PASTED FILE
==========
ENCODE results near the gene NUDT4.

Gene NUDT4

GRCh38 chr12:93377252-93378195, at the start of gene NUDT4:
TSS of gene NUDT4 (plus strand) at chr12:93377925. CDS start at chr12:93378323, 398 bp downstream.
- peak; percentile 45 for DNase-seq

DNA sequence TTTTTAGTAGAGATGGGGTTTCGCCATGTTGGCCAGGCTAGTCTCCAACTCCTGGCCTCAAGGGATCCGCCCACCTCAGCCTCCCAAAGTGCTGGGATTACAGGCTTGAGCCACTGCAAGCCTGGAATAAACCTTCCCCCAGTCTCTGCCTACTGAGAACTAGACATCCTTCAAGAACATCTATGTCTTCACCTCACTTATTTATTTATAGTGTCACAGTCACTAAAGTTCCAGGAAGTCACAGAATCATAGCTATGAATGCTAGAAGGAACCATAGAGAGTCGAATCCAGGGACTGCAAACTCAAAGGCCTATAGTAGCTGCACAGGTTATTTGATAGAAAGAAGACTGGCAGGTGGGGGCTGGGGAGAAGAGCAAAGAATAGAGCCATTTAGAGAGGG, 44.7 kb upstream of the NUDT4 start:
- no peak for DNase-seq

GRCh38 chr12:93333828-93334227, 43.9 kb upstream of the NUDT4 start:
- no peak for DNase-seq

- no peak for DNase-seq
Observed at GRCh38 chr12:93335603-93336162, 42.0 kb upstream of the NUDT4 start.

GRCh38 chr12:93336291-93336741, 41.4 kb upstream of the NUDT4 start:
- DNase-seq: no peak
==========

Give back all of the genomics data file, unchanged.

ENCODE results near the gene NUDT4.

Gene NUDT4

GRCh38 chr12:93377252-93378195, at the start of gene NUDT4:
TSS of gene NUDT4 (plus strand) at chr12:93377925. CDS start at chr12:93378323, 398 bp downstream.
- peak; percentile 45 for DNase-seq

DNA sequence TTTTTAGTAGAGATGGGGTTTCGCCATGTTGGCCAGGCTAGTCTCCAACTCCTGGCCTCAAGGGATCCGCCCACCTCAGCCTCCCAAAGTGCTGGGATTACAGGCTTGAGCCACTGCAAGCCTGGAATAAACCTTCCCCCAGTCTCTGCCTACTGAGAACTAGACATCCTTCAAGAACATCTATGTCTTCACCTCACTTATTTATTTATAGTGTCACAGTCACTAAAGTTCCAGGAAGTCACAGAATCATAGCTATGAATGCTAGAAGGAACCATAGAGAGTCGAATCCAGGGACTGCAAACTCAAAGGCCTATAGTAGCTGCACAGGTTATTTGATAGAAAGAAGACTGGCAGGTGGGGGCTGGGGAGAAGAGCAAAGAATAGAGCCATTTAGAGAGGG, 44.7 kb upstream of the NUDT4 start:
- no peak for DNase-seq

GRCh38 chr12:93333828-93334227, 43.9 kb upstream of the NUDT4 start:
- no peak for DNase-seq

- no peak for DNase-seq
Observed at GRCh38 chr12:93335603-93336162, 42.0 kb upstream of the NUDT4 start.

GRCh38 chr12:93336291-93336741, 41.4 kb upstream of the NUDT4 start:
- DNase-seq: no peak